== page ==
Comparison/Contrast of Energy Sources

Topics: Nuclear fusion, Fuel cell, Hydrogen Pages: 6 (2330 words) Published: November 29, 2010
Energy: Nuclear Fusion, Hydroelectric, and Hydrogen Fuel Cells In today’s world, where everyone owns an electronic appliance, energy is an extremely valuable resource and in high demand. Though in the past this energy was provided by burning fossil fuels such as coal and natural gas, this way of providing energy can’t last much longer due to the dwindling amount of fossil fuels and the damage it causes to the environment. Therefore, scientists have been searching for new ways of providing energy. They hoped to find inexpensive and eco-friendly sources. Some of those solutions include hydroelectric energy, hydrogen fuel cells, and nuclear fusion. Hydroelectric energy is a reliable and easy to obtain source of energy. In order to produce energy, all that is required is flowing water. Since much of the world is covered by rivers, oceans, lakes, and many other bodies of water, hydroelectric energy is a very plausible replacement for fossil fuels. Energy is obtained through the use of a dam on a river or pumped storage facilities. hoover Dam – located on the colorado river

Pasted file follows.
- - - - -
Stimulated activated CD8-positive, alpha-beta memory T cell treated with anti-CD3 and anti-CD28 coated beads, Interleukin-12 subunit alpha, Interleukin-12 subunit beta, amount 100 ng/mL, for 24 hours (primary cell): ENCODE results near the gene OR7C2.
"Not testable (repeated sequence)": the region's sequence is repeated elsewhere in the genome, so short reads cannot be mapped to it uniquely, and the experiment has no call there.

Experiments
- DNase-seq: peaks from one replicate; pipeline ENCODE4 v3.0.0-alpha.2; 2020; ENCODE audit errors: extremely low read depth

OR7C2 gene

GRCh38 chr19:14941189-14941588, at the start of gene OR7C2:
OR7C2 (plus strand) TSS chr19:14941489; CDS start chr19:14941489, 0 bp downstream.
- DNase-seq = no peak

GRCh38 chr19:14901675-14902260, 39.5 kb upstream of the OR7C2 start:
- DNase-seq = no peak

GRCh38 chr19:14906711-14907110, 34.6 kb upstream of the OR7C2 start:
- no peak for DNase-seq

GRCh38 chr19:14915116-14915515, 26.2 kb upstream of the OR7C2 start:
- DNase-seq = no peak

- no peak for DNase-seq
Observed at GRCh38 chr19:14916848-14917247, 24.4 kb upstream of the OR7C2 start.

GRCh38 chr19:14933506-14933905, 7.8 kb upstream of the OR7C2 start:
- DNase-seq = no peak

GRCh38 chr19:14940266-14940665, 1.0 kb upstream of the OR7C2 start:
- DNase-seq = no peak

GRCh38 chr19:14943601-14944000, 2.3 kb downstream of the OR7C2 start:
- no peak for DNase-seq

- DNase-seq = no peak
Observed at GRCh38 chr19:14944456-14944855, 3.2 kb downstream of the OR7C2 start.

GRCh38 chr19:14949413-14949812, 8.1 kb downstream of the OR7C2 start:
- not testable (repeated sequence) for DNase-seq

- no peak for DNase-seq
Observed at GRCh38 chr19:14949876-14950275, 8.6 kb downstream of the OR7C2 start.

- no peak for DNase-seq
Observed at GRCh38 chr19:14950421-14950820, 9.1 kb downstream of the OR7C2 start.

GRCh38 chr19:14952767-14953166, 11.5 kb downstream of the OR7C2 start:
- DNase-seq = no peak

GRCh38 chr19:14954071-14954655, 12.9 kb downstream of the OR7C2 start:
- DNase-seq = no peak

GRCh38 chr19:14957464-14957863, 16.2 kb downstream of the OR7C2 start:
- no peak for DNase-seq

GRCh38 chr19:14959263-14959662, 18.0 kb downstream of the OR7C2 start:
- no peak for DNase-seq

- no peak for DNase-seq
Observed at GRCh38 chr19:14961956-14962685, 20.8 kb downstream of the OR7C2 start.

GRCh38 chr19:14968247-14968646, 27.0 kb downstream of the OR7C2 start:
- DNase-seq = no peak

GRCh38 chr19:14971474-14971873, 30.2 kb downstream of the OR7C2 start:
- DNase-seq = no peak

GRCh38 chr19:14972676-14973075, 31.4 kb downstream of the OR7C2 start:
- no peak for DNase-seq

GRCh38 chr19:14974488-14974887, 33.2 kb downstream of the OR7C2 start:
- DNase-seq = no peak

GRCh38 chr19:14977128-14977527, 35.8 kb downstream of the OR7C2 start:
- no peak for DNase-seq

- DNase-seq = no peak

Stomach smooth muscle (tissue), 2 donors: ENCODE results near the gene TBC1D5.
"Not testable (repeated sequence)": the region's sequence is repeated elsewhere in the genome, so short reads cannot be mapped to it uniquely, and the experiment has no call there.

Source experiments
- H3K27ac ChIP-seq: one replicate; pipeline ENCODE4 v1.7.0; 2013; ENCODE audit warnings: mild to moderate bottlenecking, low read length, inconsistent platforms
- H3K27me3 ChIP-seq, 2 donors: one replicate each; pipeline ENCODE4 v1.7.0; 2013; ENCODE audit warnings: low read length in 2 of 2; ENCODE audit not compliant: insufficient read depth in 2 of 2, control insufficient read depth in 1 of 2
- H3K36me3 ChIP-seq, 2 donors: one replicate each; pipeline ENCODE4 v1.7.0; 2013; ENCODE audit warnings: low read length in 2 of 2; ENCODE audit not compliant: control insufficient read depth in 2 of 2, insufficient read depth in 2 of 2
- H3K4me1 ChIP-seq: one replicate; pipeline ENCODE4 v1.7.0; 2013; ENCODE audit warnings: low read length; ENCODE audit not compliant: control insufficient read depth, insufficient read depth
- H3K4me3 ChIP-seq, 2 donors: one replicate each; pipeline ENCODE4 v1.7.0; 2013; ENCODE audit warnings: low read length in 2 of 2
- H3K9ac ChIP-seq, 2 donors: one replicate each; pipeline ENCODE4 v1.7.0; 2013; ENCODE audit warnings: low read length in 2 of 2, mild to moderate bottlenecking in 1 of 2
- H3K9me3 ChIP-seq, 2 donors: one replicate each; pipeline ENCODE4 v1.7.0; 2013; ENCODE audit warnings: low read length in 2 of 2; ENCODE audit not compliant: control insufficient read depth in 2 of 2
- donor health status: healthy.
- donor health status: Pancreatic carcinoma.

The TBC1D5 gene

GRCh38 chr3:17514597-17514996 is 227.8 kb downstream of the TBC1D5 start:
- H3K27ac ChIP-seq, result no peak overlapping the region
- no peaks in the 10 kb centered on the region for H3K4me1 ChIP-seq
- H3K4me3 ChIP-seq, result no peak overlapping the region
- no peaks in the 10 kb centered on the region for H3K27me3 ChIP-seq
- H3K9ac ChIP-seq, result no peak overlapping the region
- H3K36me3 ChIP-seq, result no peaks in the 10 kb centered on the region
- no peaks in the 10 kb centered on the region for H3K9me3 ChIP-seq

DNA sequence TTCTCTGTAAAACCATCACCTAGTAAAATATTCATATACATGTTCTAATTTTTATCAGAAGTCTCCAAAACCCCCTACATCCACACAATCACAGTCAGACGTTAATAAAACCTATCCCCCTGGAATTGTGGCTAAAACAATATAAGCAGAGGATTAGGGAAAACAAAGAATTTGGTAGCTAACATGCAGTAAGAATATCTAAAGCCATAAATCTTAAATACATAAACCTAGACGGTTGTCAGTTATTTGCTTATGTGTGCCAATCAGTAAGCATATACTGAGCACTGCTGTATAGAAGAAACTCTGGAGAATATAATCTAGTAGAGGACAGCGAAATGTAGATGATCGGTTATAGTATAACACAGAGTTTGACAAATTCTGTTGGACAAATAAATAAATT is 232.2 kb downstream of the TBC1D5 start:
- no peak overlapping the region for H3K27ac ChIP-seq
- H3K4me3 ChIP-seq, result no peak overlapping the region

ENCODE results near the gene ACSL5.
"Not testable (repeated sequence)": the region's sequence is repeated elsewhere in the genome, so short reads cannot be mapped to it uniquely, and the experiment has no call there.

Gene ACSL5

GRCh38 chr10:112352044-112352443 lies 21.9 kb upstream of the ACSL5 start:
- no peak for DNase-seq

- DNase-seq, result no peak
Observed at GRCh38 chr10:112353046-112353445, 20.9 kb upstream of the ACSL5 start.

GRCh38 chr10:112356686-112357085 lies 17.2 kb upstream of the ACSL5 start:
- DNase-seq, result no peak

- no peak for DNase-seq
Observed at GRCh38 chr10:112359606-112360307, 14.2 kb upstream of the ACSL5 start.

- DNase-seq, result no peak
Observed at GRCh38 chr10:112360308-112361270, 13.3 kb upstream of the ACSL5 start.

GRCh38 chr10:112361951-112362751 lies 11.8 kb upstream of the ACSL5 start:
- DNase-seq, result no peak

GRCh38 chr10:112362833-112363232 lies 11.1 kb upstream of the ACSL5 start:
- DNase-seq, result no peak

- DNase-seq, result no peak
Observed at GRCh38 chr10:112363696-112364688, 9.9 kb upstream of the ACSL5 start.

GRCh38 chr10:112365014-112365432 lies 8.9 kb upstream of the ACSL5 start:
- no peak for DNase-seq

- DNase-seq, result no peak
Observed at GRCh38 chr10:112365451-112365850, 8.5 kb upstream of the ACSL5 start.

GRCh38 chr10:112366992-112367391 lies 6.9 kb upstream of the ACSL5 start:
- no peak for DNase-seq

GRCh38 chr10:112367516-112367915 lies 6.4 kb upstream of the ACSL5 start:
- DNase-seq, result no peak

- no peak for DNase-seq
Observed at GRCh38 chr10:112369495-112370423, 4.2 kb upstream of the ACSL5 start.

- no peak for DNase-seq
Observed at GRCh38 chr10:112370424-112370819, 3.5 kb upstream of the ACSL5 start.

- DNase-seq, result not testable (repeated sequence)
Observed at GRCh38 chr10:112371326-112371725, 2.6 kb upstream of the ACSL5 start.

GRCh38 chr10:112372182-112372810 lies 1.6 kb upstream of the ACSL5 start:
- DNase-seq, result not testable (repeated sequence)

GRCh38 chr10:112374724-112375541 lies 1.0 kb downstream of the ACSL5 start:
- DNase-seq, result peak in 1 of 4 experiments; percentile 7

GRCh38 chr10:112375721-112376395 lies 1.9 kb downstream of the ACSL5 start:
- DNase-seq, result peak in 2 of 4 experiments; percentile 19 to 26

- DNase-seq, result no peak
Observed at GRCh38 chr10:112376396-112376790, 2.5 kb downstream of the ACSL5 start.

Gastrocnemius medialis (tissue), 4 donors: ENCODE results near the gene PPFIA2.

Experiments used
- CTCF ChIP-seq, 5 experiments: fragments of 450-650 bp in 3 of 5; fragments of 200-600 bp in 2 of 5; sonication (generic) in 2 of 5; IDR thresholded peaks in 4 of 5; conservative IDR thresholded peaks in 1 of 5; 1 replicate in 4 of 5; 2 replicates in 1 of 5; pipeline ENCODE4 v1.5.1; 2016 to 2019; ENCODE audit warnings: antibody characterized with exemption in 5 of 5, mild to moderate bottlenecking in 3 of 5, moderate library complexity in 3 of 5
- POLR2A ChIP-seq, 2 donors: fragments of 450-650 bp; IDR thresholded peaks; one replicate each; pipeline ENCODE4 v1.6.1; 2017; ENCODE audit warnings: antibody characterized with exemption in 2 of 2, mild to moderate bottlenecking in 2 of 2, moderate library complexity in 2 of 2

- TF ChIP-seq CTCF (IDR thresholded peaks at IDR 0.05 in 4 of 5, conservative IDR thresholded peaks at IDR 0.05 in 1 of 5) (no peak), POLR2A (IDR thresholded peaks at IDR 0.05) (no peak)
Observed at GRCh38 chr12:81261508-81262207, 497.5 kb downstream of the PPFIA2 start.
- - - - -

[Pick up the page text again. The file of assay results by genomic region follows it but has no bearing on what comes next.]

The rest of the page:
A hydroelectric dam is used on decent sized rivers that have a drop in elevation; both of these conditions have to be met in order for a dam to be very productive. The reservoir behind the dam itself will hold an insurmountable amount of water and pressure that push on the dam. At the bottom of the dam is an intake opening that allows the pressurized water to flow through. The pressure of the water above will push water through this opening at a very quick pace. The flow of water will run through a turbine and spin it before flowing out on the other side of the dam. The turbine is connected to a generator above by a generator shaft. As the turbine is spinning, it is providing the mechanical energy needed to run the generator, which, in turn, is transforming the mechanical energy into electricity through the use of magnets. Pumped storage facilities are based on the same principles, including the turbines and generators, as hydroelectric dams. It takes water from an elevated position and runs it through a turbine which then runs the generator creating the electricity. However, the pumped storage facility is not run by a river. Instead, the facility is attached to either a lake or reservoir. The facility will pump water up to an elevated position and then, when needed, will allow it to flow back down in order to create the electricity needed. The hydroelectric dams can be run around the clock for twenty-four hours a day. They are able to do this because rivers never stop flowing. However, the pumped storage facilities are only able to run only for a limited time until the water storage runs out. Yet, this is not a bad thing. The main reason for a pumped storage facility is to be used for peak hours of the day when the most electricity is consumed. Therefore, the storage areas are large enough to hold enough water to get through those hours. There are no waste products when using hydroelectric energy. The only element used is water and water is the only product. Plus, the water remains as part of the river and can supply towns and farms further down the river with nutrients in the water. However, the dams can also cause problems. The dams create reservoirs behind them as the river builds up over time. These reservoirs may prove to cause problems for lots of people and the surrounding area. Reservoirs may become too large and flood nearby towns. The people of those towns have to be relocated and compensated for by the company that built the dam. The dam will also stop the natural flow of the river. It causes the water to become stagnant and the minerals and nutrients in the water will build up over time at the bottom of the dam. The farms down river will stop receiving the nutrients from the water and their products will suffer. Also, the stagnant water can become a disease infested place and cause small scale epidemics. These are some of the prices to pay for...
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